Chapter 13 bankruptcy is often referred to as ‘reorganization bankruptcy’. Unlike chapter 7 bankruptcy which requires debtors to sell assets to pay outstanding debts, Chapter 13 lets petitioners keep assets as long as they adhere to a court approved repayment plan.
Chapter 13 bankruptcy extends payment terms with creditors and allows debtors to repay debts over a period of three to five years. Debtors are required to submit chapter 13 payments to a bankruptcy Trustee who distributes monthly payments to creditors.
If debtors are unable to abide by reorganized debt payments, creditors can petition the court and request the bankruptcy petition be dismissed. When debtors fail out of bankruptcy, the judge can either allow them to file Chapter 7 or dismiss the petition.
If Chapter 13 petitions are dismissed, debtors lose protection from the court and creditors can initiate collection actions, including foreclosure. This can be particularly harmful to debtors who file bankruptcy to stop foreclosure.
Once debtors fail out of bankruptcy, lenders commence with foreclosure proceedings at the point where they left off prior to the debtor filing for chapter 13. In many cases, foreclosure can commence within a matter of days.
Debtors can file for personal bankruptcy without legal assistance, but this is not advised. New bankruptcy laws established in 2005 require debtors to follow specific protocol outlined in the Bankruptcy Abuse Prevention and Consumer Protection Act. BAPCPA is exceptionally complicated and few people can adhere to the policies without assistance from bankruptcy attorneys.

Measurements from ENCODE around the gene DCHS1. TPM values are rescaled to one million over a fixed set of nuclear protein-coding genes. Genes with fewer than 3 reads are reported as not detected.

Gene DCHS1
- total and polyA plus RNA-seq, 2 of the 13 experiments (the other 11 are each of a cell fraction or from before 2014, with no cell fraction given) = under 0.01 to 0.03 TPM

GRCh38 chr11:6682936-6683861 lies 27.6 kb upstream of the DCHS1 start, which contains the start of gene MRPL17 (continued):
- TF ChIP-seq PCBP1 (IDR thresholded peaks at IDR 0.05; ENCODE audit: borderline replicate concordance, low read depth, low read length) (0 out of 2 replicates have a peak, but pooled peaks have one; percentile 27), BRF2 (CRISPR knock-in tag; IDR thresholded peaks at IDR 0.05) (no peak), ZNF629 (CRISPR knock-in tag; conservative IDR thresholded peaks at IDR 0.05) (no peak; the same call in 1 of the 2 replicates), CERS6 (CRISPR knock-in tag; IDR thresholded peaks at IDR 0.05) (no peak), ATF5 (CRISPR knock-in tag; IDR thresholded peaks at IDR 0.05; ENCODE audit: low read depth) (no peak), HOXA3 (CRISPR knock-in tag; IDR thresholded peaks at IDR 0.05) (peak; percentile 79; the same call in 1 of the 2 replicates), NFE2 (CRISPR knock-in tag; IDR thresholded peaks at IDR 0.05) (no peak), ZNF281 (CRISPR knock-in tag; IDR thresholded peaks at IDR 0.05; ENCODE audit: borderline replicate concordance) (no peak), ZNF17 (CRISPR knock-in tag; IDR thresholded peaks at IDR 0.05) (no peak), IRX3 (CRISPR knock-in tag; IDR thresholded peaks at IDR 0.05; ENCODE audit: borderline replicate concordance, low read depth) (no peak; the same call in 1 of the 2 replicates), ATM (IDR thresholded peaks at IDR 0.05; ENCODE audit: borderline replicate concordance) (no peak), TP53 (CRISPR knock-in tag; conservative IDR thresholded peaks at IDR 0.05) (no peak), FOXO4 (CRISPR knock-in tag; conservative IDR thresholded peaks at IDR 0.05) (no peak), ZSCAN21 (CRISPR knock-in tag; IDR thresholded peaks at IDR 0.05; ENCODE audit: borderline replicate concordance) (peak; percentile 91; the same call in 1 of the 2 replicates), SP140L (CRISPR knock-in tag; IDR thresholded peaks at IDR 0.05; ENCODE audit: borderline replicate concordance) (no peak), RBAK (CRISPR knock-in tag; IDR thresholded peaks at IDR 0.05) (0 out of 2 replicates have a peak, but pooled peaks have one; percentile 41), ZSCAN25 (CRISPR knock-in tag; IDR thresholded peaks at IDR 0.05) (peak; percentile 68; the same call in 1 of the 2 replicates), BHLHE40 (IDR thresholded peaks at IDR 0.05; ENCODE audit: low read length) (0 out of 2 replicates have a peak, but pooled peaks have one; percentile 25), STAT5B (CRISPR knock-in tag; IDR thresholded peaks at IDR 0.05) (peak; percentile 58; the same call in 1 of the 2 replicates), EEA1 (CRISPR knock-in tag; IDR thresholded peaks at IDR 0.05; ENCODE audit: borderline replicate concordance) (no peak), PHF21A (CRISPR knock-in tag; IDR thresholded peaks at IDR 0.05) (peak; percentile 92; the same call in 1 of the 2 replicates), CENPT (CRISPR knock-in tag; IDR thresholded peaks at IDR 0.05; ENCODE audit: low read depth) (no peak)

When possible it is best to consult with three or more lawyers prior to filing Chapter 13. Organize financial records including pay stubs, bank statements, investment statements, alimony, child support, and expenses prior to meeting with attorneys.
Bankruptcy lawyers prepare and present petitions to the court. Shortly thereafter, a 341 creditors meeting is scheduled. Debtors are given the opportunity to explain their circumstances to creditors and present their proposed repayment plan during the 341 meeting. Creditors who want to be included in the repayment plan must submit claims within ninety days of the meeting.
BAPCPA requires all debtors to repay a portion of their debts when possible. The amount to be repaid under chapter 13 is determined by the means test; a financial tool that compares debtors income to their states’ median income level.
Individuals who earn equal to or greater than median income levels are required to file chapter 13 bankruptcy. Individuals who earn less might be eligible for chapter 7.
It is important for debtors to realize a large percentage of disposable income must be contributed toward repayment of debt. Additionally, debtors cannot incur new debt during the repayment period unless approved by the bankruptcy Trustee.
Before deciding to file for chapter 13 bankruptcy it is strongly recommended to conduct research via the Internet or by consulting with a bankruptcy attorney. Bankruptcy has far-reaching effects that can haunt debtors for ten years and cause serious harm to their credit. Consider bankruptcy alternatives such as debt consolidation, debt settlement, credit counseling and budgeting before petitioning the court for debt relief.
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